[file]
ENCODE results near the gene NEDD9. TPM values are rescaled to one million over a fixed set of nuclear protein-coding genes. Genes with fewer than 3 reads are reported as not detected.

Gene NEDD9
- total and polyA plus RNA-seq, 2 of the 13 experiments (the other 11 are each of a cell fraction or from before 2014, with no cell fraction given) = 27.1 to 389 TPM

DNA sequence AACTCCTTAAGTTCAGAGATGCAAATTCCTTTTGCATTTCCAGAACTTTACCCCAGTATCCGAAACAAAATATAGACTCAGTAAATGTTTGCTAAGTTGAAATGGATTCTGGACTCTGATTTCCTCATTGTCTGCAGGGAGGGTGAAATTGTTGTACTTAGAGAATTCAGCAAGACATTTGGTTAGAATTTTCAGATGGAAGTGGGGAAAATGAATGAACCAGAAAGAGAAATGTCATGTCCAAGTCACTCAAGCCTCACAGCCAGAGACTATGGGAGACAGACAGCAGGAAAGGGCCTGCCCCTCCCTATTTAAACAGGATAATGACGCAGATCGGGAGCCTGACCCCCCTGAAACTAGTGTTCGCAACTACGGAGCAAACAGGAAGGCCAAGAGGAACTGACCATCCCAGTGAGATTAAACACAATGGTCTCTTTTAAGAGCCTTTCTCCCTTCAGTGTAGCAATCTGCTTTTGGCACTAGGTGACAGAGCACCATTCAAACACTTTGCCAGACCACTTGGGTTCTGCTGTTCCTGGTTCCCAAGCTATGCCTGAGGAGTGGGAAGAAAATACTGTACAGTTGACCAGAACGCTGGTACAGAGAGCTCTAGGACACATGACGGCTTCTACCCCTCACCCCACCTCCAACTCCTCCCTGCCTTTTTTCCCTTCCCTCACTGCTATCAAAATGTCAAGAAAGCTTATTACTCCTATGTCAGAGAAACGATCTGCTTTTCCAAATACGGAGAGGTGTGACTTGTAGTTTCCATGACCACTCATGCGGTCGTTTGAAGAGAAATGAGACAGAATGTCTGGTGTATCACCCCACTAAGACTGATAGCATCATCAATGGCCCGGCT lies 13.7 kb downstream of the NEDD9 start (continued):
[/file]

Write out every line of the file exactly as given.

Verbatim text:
ENCODE results near the gene NEDD9. TPM values are rescaled to one million over a fixed set of nuclear protein-coding genes. Genes with fewer than 3 reads are reported as not detected.

Gene NEDD9
- total and polyA plus RNA-seq, 2 of the 13 experiments (the other 11 are each of a cell fraction or from before 2014, with no cell fraction given) = 27.1 to 389 TPM

DNA sequence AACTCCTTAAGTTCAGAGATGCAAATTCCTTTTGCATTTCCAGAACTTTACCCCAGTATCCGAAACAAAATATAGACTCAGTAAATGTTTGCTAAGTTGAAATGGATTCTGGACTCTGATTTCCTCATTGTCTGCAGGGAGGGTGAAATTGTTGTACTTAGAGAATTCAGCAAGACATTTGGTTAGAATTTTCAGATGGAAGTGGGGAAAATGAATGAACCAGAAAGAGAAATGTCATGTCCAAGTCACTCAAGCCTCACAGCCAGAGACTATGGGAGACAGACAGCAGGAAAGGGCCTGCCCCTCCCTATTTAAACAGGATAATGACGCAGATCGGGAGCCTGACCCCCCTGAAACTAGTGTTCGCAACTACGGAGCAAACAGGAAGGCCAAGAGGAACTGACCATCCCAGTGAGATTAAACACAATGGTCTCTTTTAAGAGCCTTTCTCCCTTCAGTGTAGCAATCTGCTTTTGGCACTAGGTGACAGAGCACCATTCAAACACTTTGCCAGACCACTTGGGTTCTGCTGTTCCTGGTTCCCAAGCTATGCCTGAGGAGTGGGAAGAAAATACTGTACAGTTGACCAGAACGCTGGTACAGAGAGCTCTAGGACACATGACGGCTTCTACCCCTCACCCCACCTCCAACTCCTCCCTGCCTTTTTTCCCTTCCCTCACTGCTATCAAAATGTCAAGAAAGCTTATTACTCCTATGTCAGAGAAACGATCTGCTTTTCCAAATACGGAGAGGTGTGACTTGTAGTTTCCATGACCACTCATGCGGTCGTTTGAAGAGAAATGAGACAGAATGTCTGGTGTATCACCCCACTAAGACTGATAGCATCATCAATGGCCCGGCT lies 13.7 kb downstream of the NEDD9 start (continued):